this week i

cracked the survey of income & program participation. successfully ran some estimates of how many people will gain/lose medicaid eligibility over the course of a year.

got together for restaurant week.

caught a didgeridoo presentation at the australian embassy.

drove to oregon ridge park for the hot august blues festival, featuring keb' mo' and, yes, lyle lovett again.

watched a face in the crowd, andy griffith's amazing b&w movie about the eruption of power in america.

read this eye-opening article about labor unrest in the developing world - bangladeshi garment workers are fighting to increase their $43 monthly pay. this is why i consider constant travel vital, lest we forget the struggles of those we share this earth with.

saw the magnificent rodrigo y gabriela.

ordered the banana flambé.

wasn't shocked by the statistics and recommendations presented in epidemic of care, co-written by the c.e.o. of kaiser permanente. unabashedly the perspective of an insurer -

premiums are merely the arithmetic sum of the cost of care

providers started acquiring providers..hospitals bought clinics..medical groups merged with one another..a strategic response to the growing negotiating power of local health plans.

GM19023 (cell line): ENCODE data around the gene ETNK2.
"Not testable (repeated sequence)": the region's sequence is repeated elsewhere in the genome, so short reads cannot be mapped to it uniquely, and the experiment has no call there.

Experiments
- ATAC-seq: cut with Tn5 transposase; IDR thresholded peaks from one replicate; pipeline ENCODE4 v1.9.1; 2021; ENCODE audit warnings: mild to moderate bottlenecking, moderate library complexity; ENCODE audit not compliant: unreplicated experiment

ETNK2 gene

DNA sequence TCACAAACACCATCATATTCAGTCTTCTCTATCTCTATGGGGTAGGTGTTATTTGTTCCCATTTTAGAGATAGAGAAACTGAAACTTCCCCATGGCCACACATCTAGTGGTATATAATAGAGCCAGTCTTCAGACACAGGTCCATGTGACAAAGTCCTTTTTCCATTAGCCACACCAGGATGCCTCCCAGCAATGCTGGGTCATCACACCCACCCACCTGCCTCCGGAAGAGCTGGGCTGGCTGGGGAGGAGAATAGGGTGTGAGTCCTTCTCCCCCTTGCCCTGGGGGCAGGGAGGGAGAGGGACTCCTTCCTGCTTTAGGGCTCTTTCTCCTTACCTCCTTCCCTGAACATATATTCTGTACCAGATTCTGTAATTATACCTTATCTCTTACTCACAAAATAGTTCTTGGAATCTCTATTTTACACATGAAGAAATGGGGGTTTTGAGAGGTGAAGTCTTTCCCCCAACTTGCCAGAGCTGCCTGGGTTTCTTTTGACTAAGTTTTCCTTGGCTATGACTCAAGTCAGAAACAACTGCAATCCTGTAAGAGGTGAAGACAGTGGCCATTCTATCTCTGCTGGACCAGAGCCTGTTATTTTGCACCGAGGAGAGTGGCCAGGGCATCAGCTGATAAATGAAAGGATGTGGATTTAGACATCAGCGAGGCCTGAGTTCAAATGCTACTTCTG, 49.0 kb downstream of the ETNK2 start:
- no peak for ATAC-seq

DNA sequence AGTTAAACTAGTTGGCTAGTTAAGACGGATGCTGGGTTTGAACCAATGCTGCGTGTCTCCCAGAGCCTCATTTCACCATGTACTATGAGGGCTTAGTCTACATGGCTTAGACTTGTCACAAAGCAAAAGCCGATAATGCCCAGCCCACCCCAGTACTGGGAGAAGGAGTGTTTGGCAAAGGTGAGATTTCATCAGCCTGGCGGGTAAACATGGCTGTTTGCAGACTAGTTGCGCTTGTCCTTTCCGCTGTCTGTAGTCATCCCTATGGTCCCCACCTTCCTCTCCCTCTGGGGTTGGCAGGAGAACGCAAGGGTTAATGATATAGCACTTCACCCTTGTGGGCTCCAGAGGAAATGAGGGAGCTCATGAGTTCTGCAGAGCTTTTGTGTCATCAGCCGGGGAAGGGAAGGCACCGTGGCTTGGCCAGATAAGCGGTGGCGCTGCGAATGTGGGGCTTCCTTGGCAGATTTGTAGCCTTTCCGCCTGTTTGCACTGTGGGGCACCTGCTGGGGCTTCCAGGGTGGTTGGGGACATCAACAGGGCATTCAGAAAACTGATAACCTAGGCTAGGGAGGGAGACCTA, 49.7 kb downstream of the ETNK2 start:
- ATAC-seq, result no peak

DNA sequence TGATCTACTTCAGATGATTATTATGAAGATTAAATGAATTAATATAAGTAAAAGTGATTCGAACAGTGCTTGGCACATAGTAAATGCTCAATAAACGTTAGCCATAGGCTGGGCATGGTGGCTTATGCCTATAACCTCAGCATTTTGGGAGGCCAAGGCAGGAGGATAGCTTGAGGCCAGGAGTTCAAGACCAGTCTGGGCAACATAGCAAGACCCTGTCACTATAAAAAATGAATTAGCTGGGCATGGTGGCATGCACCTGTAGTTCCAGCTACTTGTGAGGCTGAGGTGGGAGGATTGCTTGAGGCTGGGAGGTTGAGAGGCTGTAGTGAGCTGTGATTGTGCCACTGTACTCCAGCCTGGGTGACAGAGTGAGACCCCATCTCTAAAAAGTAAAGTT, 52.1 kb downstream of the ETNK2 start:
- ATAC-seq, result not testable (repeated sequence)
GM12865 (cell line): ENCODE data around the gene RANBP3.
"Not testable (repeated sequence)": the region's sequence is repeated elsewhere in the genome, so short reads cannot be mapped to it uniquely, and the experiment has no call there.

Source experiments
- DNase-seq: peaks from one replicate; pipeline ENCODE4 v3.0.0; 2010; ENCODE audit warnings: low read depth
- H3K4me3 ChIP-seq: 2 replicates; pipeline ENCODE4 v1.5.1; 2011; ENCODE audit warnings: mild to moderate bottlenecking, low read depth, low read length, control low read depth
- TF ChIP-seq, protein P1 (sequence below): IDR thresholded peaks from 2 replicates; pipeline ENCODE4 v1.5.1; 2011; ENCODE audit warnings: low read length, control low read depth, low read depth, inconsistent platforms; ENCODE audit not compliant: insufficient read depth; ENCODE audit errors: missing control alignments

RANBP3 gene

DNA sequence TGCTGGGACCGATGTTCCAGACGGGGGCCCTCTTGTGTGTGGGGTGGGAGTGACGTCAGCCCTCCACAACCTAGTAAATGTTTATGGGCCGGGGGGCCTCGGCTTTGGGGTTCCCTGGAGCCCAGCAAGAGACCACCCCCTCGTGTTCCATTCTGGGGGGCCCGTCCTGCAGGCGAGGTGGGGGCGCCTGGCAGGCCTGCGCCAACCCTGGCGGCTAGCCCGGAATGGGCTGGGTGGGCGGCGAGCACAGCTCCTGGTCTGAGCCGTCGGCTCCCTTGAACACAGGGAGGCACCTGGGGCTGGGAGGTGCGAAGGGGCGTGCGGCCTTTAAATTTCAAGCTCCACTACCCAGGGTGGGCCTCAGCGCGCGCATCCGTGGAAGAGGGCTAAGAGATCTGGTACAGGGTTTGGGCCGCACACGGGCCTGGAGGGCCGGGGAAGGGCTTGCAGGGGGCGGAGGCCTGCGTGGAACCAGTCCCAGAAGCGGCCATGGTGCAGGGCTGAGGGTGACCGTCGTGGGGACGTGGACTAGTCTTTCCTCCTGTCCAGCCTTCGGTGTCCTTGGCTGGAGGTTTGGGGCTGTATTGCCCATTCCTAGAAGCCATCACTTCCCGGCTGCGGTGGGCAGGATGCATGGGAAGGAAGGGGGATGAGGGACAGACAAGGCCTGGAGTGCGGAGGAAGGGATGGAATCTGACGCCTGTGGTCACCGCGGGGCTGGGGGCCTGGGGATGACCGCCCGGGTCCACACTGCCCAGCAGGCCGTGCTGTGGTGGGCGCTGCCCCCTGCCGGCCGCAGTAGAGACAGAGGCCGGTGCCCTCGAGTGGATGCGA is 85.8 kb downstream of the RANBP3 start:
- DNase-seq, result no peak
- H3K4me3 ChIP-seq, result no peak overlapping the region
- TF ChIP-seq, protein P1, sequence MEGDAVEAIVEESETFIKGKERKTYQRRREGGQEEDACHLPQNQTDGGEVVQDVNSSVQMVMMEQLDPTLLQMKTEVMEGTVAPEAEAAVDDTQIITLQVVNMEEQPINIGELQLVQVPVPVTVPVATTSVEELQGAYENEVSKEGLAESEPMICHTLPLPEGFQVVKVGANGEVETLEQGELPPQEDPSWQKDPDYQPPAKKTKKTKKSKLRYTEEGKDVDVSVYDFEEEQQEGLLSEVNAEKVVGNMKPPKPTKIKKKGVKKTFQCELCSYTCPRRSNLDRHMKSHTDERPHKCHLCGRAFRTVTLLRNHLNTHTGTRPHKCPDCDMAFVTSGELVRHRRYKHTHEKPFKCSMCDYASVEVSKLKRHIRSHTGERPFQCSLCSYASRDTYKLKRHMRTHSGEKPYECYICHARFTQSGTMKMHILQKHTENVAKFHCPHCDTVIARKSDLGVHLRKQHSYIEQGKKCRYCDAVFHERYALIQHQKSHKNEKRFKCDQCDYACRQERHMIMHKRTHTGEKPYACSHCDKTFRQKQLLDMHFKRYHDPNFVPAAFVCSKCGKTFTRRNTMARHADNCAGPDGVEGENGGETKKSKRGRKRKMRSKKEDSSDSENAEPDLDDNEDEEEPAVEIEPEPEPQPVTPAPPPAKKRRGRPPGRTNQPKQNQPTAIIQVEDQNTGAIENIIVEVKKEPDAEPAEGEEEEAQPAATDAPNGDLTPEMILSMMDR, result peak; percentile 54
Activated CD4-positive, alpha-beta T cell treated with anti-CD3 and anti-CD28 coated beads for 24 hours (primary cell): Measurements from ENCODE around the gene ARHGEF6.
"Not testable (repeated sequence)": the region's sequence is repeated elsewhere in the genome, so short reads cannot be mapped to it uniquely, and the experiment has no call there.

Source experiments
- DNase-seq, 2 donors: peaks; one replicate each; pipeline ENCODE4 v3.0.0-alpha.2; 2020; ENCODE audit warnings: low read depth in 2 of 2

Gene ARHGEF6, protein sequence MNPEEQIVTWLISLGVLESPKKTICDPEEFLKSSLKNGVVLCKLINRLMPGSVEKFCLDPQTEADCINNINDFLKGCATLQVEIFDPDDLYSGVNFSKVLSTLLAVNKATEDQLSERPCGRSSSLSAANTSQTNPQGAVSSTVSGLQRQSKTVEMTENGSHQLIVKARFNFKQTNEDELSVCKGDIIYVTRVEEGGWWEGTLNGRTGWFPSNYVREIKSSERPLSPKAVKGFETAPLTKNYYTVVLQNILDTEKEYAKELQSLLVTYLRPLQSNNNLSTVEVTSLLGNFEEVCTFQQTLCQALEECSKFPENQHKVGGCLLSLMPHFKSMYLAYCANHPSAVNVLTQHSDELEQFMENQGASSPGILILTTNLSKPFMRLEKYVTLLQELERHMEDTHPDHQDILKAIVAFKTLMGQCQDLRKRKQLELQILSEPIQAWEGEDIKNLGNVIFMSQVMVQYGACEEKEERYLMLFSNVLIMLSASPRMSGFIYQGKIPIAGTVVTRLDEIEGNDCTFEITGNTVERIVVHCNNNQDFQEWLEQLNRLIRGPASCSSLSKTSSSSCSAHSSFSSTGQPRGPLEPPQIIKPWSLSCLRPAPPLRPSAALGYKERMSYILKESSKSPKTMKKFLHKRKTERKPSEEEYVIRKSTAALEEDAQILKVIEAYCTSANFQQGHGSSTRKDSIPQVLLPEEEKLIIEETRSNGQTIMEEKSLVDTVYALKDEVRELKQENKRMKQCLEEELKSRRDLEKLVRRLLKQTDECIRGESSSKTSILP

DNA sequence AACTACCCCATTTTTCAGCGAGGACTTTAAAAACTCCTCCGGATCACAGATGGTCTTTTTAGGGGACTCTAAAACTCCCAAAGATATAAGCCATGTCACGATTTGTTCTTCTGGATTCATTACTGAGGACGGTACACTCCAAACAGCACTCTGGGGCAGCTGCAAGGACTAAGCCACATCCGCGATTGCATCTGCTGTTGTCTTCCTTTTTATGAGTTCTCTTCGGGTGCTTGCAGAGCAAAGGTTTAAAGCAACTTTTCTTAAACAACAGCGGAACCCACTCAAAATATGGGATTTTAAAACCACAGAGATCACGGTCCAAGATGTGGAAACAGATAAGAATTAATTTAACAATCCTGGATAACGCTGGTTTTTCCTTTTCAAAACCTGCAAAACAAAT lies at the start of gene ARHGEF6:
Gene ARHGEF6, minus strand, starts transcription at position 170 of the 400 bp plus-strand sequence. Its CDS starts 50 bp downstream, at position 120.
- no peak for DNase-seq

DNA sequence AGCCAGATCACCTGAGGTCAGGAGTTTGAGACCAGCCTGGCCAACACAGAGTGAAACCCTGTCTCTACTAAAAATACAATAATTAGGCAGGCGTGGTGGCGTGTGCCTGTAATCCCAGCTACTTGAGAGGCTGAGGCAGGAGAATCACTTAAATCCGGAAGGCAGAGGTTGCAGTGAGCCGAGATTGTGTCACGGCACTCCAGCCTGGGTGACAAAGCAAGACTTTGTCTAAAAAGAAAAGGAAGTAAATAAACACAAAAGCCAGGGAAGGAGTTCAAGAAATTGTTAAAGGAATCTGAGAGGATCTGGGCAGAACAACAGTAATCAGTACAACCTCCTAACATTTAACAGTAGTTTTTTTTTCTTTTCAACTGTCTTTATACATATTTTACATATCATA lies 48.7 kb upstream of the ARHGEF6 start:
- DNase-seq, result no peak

the public wants unlimited care

kaiser permanente of ohio has reduced chf death rates to less than half of the state average.

..he had some decent criticisms ..of our absence of standards -

we simply expect millions of independent, overworked caregivers to all somehow 'do it right'.

..of the media -

improving the safety and consistency of care..will not happen as long as the press ignores statistical quality reports and instead politicizes a subset of photogenic, anecdote-based quality issues.

- but he mentioned long waits in single-payer systems, without ever touching the term 'life expectancy' (bosnia and puerto rico have us beat, for fuck's sake) -

in britain, the government spends $1,763 in tax dollars per person per year..our government already directly spends $2,218 per person..for just the old, the poor, the disabled, and the governmentally employed.

- and he kept using the term 'medical miracles' while only briefly touching the bigger (..fatter) problem.

we significantly underpay for prevention and for managing outcomes.

think that at the point you're using robots with lasers to perform octuple-bypass surgical miracles on 400 lb. fifty year olds, the medical system has already failed. by devoting only one chapter to prevention, so has this book.